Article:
What Is Adsense by nadytkj


  Google's AdSense program lets you sell advertising space for other people's ads on your
website--and not just any ads that Google chooses, but ads that are relevant to your site's content
pages. The service is free, and you earn money every time someone clicks on an ad.

In this article:

  How Does Google Know What Ads Will Interest My Audience?

  Some Quick Tips for New Users

AdSense is a great program, though Google has given it a confusing name. If they'd called it
AdSpace, you'd know right away what it's about: selling advertising space on your website.
Despite the nomenclature issue, AdSense (www.google.com/adsense) has become popular with
bloggers and other people who run noncommercial sites. You sign up, carve out some space on
your pages for the ads (Figure 1), paste a few lines of code from Google into the HTML for your
site, and let Google fill in your pages with color-coordinated ads. When somebody clicks one of
the ads, Google pays you a fee (the amount varies, and the company doesn't disclose its

Note: AdSense can be tricky for e-commerce sites because you can't fully control which ads
appear on your site, and you wouldn't want to run ads for your competitors' merchandise right
next to your own displays. You can, however, filter out some ads.

Though you can't decide which ads appear on your site, Google does a very nice job of assessing
your pages and supplying ads that might interest your visitors. For example, if you run a site
about the history of window treatments, Google is likely to dish up ads for vintage blinds and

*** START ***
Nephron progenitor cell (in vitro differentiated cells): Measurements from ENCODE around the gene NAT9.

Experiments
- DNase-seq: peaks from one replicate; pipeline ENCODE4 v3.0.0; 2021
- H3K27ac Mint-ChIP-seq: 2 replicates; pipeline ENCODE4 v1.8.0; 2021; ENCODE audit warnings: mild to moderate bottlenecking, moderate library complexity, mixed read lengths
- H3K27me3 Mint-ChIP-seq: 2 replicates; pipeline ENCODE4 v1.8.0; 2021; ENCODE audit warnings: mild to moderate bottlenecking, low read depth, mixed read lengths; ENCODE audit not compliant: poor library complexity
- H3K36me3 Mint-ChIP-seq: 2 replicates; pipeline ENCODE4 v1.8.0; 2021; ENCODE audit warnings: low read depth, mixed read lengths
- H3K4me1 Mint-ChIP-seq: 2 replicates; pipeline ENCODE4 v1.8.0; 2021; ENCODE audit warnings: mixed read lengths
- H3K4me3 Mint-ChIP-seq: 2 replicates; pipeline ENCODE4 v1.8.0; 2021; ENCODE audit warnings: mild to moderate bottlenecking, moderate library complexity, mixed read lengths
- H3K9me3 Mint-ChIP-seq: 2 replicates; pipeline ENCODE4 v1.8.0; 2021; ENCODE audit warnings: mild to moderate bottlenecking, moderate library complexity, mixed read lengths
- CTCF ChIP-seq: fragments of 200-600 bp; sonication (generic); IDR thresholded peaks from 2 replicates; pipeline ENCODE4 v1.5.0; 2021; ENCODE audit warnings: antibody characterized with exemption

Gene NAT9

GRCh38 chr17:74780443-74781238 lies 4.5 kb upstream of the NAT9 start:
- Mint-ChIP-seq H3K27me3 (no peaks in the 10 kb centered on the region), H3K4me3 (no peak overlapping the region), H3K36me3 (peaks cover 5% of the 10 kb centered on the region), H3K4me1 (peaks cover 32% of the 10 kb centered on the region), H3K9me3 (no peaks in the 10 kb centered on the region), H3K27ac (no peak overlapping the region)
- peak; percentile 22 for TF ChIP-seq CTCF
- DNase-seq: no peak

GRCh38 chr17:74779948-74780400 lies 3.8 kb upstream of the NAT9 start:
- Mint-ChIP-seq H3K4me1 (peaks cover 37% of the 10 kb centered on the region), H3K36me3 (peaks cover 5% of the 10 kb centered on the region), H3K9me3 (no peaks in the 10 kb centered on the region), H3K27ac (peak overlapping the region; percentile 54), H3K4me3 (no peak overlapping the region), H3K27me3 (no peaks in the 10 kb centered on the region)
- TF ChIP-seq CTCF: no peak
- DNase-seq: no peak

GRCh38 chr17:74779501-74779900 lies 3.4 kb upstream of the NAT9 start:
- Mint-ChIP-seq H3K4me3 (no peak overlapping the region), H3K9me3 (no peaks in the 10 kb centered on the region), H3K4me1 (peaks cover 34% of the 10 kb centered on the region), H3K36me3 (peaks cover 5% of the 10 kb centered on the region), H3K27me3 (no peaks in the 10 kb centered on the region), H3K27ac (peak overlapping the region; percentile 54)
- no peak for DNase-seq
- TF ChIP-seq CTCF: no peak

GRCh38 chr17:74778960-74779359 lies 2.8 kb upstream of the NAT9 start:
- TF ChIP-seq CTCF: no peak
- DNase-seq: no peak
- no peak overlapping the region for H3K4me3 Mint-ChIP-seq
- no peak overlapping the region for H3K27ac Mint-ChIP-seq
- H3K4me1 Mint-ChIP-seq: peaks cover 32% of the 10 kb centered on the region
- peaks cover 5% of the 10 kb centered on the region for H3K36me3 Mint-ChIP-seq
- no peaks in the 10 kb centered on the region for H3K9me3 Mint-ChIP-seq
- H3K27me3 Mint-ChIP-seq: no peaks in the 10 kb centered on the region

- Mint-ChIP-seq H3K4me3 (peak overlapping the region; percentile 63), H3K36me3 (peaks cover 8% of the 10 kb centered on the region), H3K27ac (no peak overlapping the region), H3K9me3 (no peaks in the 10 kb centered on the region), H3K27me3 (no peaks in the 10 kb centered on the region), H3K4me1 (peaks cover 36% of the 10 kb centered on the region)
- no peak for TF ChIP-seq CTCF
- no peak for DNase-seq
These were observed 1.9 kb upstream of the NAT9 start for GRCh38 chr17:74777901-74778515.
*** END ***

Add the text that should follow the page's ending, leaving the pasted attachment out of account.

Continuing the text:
specialty curtain rods. That kind of relevance is important, because Google doesn't pay you when
somebody sees an ad on your site; it pays you when somebody clicks an ad. So you want Google
to fill your space with blurbs likely to interest your readers.
The $64,000 question is, of course, how much can you make? The exact answer is: it depends. If
your site gets tons of visitors, and you focus on a narrow topic, there's a good chance Google will
serve up ads that appeal to a lot of people hitting your site. For example, if you run a popular site
devoted to mobile gadgetry, you might make enough to buy a new device every few months. If
your site gets sporadic traffic, or more important, if it's not clearly about something, it may be
hard for Google to supply highly relevant ads, and you might make enough to cover a box of
paper clips every so often.

figure 2

Figure 1. Top: On a Google results page, ads from the AdWords program are called sponsored
links. They appear above and to the right of the regular results.

Bottom: On other web pages, ads come from the AdSense program and get the label, "Ads by

How Does Google Know What Ads Will Interest My Audience?

Google's AdSense engine, as with everything Google, is rather sophisticated. Rather than simply
serving up random ads from its advertiser base, Google works hard to make sure the ads your
visitors see are likely to pique their interest.

From the day you start offering ads, the AdSense robot visits on a regular basis, reading through
your pages with ads. The robot takes a look at the words you use, the frequency with which you